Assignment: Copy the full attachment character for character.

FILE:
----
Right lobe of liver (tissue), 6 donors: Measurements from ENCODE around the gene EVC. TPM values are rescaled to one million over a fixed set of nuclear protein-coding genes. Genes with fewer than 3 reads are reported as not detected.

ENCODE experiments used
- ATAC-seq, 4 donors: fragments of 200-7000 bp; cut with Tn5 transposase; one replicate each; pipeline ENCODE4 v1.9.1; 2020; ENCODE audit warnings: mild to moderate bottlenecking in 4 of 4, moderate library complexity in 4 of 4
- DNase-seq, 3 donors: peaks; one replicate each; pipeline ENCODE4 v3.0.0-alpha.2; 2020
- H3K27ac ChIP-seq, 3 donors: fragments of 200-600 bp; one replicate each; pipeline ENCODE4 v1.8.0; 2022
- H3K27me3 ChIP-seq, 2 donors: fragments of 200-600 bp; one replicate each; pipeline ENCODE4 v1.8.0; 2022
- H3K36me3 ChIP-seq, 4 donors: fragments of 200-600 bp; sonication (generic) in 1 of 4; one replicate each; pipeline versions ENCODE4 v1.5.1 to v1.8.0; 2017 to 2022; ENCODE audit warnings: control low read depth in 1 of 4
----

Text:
Right lobe of liver (tissue), 6 donors: Measurements from ENCODE around the gene EVC. TPM values are rescaled to one million over a fixed set of nuclear protein-coding genes. Genes with fewer than 3 reads are reported as not detected.

ENCODE experiments used
- ATAC-seq, 4 donors: fragments of 200-7000 bp; cut with Tn5 transposase; one replicate each; pipeline ENCODE4 v1.9.1; 2020; ENCODE audit warnings: mild to moderate bottlenecking in 4 of 4, moderate library complexity in 4 of 4
- DNase-seq, 3 donors: peaks; one replicate each; pipeline ENCODE4 v3.0.0-alpha.2; 2020
- H3K27ac ChIP-seq, 3 donors: fragments of 200-600 bp; one replicate each; pipeline ENCODE4 v1.8.0; 2022
- H3K27me3 ChIP-seq, 2 donors: fragments of 200-600 bp; one replicate each; pipeline ENCODE4 v1.8.0; 2022
- H3K36me3 ChIP-seq, 4 donors: fragments of 200-600 bp; sonication (generic) in 1 of 4; one replicate each; pipeline versions ENCODE4 v1.5.1 to v1.8.0; 2017 to 2022; ENCODE audit warnings: control low read depth in 1 of 4